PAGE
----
New word for Monday: Girus

In a new paper in Virology Journal, Ogata et al. describe the PolB gene of a marine giant virus (AKA "girus") that infects a dinoflagellate. Dinoflagellates can poison fish and other marine critters when they bloom, but the dinoflagellate Heterocapsa circularisquama can be killed by Heterocapsa circularisquama DNA virus (HcDNAV). HcDNAV is a "giant virus" because it's giant, around 200 nm with a 356,000 nucleotide genome. Compared to the usual viruses that we're familiar with, that's quite big, actually approaching the size of the smallest bacteria.

Ogata et al.'s results indicate that the PolB gene of HcDNAV is surprisingly similar to the PolB gene from African Swine Fever Virus (ASFV). ASFV is a completely terrestrial virus that lives in wild pigs and ticks, where it causes no disease. In domestic pigs, it can cause a hemorrhagic infection with very high mortality rates. Ogata et al. present further phylogenetic evidence from environmental sampling that indicate that ASFV is related to a variety of unknown marine viruses.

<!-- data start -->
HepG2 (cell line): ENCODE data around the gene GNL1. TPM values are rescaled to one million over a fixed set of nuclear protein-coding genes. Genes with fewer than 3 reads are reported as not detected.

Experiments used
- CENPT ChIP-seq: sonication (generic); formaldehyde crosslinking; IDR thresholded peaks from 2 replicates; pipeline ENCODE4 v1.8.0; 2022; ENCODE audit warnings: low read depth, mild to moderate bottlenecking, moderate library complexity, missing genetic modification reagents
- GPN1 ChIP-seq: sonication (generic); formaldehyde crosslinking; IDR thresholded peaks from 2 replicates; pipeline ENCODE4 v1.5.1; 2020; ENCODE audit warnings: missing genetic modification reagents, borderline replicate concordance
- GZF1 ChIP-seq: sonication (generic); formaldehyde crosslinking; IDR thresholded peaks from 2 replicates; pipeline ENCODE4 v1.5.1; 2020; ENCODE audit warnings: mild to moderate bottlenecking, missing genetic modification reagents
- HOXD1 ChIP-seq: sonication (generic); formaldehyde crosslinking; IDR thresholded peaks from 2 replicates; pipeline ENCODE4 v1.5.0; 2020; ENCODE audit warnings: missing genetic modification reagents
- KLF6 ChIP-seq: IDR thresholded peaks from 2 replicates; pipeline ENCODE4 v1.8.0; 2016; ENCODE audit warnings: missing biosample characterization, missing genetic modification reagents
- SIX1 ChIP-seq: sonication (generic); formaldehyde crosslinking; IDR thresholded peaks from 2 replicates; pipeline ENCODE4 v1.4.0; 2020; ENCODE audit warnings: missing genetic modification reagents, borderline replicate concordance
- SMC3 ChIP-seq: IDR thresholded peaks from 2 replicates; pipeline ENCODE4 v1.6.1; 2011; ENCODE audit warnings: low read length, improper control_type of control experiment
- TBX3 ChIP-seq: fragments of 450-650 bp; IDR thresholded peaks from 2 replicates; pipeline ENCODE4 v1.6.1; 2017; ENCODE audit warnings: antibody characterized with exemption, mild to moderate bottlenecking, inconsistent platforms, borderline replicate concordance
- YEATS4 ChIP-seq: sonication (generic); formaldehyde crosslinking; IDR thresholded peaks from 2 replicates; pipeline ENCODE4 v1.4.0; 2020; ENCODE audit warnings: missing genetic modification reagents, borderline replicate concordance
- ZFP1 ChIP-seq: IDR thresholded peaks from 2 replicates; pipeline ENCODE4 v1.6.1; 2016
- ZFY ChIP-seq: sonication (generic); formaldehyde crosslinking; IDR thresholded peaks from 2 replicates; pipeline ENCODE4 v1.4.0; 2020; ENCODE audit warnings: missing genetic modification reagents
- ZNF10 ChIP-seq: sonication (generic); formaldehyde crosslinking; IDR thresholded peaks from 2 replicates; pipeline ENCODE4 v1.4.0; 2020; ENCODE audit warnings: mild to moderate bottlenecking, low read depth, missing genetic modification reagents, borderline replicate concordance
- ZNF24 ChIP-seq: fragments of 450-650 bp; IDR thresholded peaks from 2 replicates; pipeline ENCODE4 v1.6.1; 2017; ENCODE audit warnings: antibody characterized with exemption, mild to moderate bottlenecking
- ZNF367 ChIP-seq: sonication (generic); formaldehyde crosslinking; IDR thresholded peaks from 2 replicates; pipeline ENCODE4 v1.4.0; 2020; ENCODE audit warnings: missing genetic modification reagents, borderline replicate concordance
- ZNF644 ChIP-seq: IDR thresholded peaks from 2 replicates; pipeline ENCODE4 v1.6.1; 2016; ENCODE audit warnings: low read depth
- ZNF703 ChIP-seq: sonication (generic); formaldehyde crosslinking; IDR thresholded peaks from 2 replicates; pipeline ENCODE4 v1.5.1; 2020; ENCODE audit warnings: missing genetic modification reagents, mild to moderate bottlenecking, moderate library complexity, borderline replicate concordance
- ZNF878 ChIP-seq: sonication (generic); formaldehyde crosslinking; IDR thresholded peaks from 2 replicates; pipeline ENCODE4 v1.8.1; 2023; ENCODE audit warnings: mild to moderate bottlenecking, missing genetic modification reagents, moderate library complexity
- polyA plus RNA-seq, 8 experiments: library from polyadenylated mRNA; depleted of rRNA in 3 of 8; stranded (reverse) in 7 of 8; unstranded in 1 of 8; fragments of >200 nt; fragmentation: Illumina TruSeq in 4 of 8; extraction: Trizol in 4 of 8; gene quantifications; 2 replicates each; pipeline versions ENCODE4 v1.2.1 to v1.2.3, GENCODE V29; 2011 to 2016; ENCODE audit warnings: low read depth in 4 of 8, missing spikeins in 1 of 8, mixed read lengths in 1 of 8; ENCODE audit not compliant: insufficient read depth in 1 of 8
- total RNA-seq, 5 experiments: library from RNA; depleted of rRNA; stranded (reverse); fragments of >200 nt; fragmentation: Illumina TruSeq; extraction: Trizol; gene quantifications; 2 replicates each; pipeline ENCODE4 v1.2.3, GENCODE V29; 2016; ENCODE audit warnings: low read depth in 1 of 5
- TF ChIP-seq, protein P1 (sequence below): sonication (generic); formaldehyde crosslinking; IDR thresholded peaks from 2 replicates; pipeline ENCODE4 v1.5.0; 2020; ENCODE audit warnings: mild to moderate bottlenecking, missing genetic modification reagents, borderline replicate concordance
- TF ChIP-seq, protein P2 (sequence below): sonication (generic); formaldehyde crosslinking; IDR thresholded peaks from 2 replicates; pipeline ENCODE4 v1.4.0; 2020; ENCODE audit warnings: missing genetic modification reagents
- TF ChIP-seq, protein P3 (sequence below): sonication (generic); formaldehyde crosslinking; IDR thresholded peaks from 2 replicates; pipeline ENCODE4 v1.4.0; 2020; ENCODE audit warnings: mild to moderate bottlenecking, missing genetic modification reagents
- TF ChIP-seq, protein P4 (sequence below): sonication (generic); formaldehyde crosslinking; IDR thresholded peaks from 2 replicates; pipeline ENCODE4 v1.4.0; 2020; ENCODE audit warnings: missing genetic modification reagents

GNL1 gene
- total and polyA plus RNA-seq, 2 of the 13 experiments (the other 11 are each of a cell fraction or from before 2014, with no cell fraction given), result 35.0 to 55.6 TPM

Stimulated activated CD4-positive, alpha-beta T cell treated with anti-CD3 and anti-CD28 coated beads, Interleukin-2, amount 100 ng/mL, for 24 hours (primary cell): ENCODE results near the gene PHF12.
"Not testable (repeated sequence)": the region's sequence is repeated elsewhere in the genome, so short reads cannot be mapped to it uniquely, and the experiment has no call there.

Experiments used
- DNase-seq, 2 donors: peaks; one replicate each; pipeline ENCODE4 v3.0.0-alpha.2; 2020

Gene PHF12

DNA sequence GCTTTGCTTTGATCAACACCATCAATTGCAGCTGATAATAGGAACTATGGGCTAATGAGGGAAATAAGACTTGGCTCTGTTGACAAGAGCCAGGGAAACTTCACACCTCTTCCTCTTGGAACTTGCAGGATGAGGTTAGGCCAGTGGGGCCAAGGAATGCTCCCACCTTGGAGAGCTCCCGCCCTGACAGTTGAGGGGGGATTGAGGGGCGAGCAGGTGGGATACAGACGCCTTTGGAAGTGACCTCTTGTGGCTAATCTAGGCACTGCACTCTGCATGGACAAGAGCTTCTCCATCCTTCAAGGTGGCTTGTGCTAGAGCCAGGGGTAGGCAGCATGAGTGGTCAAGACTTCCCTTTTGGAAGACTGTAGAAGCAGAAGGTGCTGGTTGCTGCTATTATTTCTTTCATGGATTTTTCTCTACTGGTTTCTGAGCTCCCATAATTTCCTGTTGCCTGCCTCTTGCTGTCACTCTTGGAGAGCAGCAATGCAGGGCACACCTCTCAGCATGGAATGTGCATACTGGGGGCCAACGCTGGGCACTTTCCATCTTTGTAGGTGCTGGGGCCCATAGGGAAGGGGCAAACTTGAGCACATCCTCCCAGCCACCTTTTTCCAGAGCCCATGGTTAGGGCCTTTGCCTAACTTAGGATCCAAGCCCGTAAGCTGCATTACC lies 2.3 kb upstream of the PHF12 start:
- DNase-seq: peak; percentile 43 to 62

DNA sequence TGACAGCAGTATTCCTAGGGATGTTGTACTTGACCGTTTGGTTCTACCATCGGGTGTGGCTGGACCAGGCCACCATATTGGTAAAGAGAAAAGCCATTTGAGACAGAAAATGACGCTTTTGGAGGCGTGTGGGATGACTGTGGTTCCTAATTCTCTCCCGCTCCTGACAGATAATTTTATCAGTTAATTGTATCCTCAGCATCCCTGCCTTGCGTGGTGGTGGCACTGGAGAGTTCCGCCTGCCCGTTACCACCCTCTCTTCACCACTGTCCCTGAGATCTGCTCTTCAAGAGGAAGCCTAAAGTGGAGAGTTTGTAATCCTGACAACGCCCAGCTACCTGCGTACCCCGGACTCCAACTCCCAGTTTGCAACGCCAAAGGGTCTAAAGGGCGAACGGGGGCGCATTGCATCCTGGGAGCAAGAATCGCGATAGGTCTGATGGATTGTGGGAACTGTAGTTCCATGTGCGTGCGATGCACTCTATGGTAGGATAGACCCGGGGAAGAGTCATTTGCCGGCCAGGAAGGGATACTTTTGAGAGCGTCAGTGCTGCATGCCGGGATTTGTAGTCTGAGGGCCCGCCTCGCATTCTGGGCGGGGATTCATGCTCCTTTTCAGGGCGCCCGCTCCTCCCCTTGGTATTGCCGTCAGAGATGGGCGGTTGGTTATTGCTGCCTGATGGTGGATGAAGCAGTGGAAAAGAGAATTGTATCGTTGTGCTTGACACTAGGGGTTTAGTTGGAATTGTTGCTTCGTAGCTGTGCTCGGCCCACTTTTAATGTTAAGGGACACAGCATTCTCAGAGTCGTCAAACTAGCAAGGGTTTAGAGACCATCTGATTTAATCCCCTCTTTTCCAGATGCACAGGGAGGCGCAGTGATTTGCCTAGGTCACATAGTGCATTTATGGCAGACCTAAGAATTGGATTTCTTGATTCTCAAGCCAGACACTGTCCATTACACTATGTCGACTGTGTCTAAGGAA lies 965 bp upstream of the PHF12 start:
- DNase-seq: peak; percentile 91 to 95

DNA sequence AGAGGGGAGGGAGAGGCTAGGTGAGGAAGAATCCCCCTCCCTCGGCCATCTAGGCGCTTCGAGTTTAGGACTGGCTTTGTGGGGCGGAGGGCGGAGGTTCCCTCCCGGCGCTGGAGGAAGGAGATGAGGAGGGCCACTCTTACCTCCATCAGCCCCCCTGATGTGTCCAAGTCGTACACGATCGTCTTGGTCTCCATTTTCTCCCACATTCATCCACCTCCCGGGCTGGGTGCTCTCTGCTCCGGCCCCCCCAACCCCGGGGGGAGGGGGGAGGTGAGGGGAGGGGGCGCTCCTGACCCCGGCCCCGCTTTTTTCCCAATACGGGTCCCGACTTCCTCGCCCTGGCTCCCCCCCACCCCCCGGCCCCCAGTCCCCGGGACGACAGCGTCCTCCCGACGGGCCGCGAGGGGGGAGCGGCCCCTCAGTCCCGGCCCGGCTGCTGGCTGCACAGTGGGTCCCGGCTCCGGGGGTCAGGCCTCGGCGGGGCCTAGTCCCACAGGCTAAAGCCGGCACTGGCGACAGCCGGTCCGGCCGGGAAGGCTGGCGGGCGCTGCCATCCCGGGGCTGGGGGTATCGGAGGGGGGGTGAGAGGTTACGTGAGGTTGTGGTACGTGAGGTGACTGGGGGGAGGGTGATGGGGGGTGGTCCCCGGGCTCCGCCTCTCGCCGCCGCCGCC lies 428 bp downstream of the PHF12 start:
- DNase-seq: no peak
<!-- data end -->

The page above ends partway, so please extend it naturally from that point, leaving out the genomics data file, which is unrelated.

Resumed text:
I wish creationist virology was advanced enough to be able to say definitively whether ASFV is really derived from a marine ancestor or whether it was created to serve some purpose for wild pigs and ticks. Whatever the creationist interpretation, giant virus research will be an interesting subject to study.

Ogata et al. 2009. Remarkable sequence similarity between the dinoflagellate-infecting marine girus and the terrestrial pathogen African swine fever virus. Virology Journal 6:178 doi:10.1186/1743-422X-6-178.